Part 1: Managing your board

An interview with Naval Ravikant

Naval Ravikant (@naval) is the chairman and a cofounder of AngelList. He previously cofounded Epinions (which went public as part of and He is an active angel investor, and has invested in dozens of companies, including Twitter, Uber, Yammer, Stack Overflow, and others.

As one of Silicon Valley’s most respected angel investors and entrepreneurs, a veteran of some of the Valley’s biggest startup success stories, and an investor in many others, Naval has a uniquely broad perspective on startups.

In this part of my two-part interview with Naval, we spoke about the intricacies and delicate issues involved with managing boards.

Elad Gil:On the board side, is the idea to only raise from people who won’t take a board seat? And how do you think about also getting rid of earlier board members as part of late-stage financing?

Naval Ravikant:
Companies are this weird thing. The whole point of a company is to try to be efficient and get stuff done. And when you go through human history, you find that when you want to prevent an entity from having too much power, you defuse that power by having committees or groups. Go back to the Romans; they had the Senate, and all the senators had to agree. But when the Romans went to war, when they wanted to be efficient, they elected a dictator. And that dictator then took charge of everything and went off and fought the war—and usually ended taking over all of Rome afterward, so it kind of backfired. But the Romans were aware of that model, and the trade-offs.

In companies, you have a dictator at the top, a CEO, or the founders. Then all of a sudden it turns back into a butterfly network, and now you report to a board, a bunch of people. And inherently, the founder-dictators tend to be very risk-prone. They have a lot of vision, they have a lot of drive, they know where they want to take the thing. They like to make risky moves and bets and pivots and turns.

But boards don’t like that. Boards don’t like to be dragged along. It’s a group of people. It’s groupthink, it’s committee-think. No committee ever built anything great. So related to that, no board ever built anything great. Boards can be helpful; they can be sounding boards. But you do not want the board to be running the company. And the larger the board, the more you’re going to find yourself spending time just keeping them up-to-date and in sync.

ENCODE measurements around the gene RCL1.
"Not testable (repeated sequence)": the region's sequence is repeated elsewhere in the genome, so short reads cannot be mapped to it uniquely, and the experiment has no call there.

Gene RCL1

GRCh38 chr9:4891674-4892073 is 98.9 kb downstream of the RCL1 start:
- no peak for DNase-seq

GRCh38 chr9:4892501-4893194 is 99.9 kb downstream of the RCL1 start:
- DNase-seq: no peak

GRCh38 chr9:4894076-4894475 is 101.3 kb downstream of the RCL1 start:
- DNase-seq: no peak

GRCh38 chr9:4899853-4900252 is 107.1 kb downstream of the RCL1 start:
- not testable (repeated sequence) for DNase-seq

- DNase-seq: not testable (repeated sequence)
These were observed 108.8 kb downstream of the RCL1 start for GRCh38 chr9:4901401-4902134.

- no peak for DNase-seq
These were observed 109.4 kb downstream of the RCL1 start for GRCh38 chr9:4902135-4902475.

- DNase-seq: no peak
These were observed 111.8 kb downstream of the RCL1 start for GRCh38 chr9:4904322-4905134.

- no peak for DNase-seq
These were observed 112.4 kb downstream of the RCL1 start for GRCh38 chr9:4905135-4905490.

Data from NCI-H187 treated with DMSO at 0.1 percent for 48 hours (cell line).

I know there’s this belief that venture capitalists can add a lot of value on the board. And they can—under very specific circumstances and situations. They’re experts at financing, they’re experts at knowing the external market, they might have deep domain expertise in one particular thing that you might encounter.

But by and large, your average VC board member is on ten boards, so they’re taking ten different board meetings every month or two. On top of that, they’re spending half their time looking at new companies. They’re also managing their investors and LPs. And, let’s face it, anyone who’s been in the venture business knows it’s not really a full-time job. Maybe for the best VCs it is, but your average VC does not work the hours that your average entrepreneur does. Your average VC is a retired entrepreneur; your average entrepreneur is not a retired VC. So they just don’t have that much time. You’re spending most of your time keeping them up to speed, and then you’re hoping to get some value and wisdom out of their expertise and years and years of learning.